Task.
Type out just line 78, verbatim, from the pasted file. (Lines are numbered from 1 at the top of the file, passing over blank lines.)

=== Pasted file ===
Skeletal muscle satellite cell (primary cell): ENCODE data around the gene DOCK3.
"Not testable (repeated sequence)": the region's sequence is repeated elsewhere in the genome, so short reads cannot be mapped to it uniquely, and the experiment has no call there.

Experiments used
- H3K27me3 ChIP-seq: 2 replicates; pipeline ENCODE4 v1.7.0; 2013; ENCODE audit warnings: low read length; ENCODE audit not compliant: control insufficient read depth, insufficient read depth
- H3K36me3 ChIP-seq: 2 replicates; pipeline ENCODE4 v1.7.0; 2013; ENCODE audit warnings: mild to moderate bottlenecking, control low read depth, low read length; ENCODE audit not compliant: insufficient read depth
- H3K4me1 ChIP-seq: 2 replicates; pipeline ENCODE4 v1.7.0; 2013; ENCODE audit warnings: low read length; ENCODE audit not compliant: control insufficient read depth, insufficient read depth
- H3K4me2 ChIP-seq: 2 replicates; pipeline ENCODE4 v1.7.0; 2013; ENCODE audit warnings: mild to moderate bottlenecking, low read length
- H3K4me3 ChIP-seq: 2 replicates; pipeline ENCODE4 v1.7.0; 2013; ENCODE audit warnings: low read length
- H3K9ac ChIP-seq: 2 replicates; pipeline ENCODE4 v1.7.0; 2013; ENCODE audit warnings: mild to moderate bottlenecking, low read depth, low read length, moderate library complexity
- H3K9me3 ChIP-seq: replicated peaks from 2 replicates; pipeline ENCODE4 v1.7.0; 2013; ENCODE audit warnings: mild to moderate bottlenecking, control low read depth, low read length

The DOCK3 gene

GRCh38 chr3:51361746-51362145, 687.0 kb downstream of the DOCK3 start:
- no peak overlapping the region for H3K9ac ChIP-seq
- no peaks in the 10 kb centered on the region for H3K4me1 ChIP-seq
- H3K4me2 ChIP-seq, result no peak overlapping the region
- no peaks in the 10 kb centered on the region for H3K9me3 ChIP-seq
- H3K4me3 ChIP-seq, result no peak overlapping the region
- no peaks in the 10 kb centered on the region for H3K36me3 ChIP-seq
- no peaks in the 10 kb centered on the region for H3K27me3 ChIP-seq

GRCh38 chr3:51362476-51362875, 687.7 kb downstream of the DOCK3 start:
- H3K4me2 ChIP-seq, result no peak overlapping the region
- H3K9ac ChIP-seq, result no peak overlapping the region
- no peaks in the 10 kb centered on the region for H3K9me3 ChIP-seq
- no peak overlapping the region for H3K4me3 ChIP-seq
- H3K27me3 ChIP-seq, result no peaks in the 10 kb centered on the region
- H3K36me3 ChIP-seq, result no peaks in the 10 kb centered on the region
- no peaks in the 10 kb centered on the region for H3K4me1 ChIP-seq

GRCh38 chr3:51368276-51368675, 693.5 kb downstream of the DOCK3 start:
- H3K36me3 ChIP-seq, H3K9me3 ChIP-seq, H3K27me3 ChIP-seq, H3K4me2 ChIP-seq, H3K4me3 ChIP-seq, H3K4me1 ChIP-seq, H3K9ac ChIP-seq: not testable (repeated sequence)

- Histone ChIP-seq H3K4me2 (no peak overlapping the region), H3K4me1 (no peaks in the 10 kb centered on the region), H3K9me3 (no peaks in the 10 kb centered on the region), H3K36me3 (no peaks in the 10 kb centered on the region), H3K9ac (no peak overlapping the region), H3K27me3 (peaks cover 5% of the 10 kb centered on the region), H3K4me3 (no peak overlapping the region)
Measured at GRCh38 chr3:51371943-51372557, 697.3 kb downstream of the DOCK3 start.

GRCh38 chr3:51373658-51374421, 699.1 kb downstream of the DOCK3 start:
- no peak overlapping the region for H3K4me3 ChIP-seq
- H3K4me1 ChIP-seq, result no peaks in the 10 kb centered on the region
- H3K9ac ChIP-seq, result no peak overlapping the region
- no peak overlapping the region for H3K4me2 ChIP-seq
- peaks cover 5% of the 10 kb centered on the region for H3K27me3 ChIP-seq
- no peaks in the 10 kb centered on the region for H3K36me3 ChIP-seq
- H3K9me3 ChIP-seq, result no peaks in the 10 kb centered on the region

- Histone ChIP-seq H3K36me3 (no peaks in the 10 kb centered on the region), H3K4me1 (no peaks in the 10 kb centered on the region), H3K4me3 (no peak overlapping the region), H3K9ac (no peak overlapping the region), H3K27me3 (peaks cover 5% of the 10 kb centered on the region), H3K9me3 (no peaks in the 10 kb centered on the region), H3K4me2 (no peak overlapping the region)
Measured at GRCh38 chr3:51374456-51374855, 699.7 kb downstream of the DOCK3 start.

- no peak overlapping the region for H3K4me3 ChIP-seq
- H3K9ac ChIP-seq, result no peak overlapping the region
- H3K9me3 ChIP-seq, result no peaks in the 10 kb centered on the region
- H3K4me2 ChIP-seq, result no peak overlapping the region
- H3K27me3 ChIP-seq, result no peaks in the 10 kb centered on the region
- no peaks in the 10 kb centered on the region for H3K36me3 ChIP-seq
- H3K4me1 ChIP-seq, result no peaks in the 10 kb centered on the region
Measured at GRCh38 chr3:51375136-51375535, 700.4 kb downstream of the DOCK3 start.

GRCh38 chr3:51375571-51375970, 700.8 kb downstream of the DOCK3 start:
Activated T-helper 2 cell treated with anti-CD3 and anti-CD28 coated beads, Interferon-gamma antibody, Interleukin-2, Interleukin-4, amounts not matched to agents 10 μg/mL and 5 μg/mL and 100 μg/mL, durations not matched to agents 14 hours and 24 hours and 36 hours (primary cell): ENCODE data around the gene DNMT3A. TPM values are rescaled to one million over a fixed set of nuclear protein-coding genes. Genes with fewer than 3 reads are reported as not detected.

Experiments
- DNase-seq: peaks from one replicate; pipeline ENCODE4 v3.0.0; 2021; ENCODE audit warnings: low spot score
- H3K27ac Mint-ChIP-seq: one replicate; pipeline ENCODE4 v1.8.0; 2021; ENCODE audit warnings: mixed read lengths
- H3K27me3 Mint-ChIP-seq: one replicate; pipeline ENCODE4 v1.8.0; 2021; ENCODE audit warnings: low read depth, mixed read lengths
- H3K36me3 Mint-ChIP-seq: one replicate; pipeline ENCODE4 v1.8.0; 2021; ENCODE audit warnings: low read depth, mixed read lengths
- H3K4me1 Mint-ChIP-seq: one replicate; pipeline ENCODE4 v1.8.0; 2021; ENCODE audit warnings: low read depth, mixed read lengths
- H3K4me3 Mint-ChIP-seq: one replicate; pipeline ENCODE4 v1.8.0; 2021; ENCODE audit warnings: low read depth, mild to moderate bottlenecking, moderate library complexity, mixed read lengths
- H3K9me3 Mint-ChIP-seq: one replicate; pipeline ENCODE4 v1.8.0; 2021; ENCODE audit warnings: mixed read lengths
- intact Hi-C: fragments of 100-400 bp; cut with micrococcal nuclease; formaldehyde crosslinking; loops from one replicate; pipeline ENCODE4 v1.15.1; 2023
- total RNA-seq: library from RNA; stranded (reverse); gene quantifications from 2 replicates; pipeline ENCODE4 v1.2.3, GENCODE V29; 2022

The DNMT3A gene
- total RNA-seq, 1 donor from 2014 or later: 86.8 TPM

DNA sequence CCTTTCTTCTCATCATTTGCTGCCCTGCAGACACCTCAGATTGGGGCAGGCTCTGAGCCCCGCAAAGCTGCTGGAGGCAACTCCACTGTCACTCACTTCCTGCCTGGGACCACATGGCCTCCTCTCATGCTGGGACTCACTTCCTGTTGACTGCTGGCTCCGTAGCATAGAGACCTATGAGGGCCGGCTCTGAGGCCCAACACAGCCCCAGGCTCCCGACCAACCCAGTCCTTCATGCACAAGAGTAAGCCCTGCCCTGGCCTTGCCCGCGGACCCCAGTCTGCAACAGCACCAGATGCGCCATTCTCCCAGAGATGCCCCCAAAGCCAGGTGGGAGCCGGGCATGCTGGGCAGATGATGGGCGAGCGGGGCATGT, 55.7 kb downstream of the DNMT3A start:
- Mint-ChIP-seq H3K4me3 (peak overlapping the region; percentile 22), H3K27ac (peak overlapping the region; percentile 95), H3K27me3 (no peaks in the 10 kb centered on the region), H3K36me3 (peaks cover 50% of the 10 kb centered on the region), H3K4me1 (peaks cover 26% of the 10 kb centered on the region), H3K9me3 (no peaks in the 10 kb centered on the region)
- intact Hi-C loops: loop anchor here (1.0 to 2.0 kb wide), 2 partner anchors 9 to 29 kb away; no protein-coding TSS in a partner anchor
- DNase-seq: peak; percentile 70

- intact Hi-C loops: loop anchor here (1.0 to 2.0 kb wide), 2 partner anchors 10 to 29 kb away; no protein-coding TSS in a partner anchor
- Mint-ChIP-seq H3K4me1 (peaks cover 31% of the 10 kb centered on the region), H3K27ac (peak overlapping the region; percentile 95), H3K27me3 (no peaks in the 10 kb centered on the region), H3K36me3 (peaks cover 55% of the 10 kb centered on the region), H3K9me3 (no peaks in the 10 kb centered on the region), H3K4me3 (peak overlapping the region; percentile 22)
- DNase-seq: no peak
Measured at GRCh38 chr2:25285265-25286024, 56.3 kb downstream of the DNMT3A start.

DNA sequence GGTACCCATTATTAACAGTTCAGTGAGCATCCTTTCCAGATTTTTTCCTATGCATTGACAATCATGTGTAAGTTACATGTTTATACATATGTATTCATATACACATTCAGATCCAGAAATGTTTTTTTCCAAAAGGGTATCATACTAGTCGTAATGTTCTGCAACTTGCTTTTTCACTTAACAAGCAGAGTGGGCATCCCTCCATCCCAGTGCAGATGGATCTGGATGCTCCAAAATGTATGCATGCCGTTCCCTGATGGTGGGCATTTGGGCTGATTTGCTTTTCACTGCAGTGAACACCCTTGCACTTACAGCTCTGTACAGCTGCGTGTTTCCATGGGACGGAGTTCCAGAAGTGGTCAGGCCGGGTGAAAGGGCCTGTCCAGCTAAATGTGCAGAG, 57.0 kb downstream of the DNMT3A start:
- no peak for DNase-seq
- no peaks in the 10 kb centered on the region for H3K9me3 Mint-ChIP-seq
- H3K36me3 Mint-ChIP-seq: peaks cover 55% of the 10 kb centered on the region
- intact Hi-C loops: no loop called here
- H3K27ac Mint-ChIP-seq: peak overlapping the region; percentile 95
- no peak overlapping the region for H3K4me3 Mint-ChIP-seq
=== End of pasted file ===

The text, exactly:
- no peak overlapping the region for H3K4me3 Mint-ChIP-seq